Here's the evidence of what happens after a whole summer of taking all our yard and garden debris to the bottom of the pasture. You have to wait until the huge pile consisting of a cut down pine tree, limbs from pruned trees in the yard (pickup loads), all the fallen leaves--more pickup loads, and all the garden and yard debris. You have to let the pile totally dried out and that takes a while because all summer and fall we are always adding to the pile. (I don't know what we'd do with all our yard debris if we didn't make a pile in the bottom of the pasture. I suppose we'd be making weekly trips to the landfill.)
Next thing you do is wait for a clear day with just a little breeze. It can't be too windy--'cause then you might have problems with the flames spreading and getting away from you. But a little breeze is perfect to keep the fire going. We tried to wait have our bonfire when some of the family was around to appreciate it, but that didn't work out. It really was a good fire--and soooo hot!
If you're lucky, you might have access to a propane burner so you can really get the fire going and keep it going.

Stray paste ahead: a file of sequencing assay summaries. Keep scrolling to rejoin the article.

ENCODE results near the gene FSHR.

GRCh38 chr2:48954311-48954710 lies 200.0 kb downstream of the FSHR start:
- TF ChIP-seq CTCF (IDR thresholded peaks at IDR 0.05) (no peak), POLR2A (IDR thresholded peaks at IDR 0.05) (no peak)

And then you just stand and tend the fire to make sure it stays where you want it.
And finally, after several hours, this is all that's left of the huge pile. The hot coals at this point would have been perfect to cook something in, but by then we were tired and ready to be done with the job and ready for a hot shower.
I'm sure not everyone might appreciate what a good fire is, but when you collect such a huge pile of debris all growning season, it sure feels good to get it all cleaned up. And a good fire (that's kept until control) really does clean things up. It leaves nothing but a small pile of ashes--and then we're ready to start another pile in the spring when the yard work starts all over again.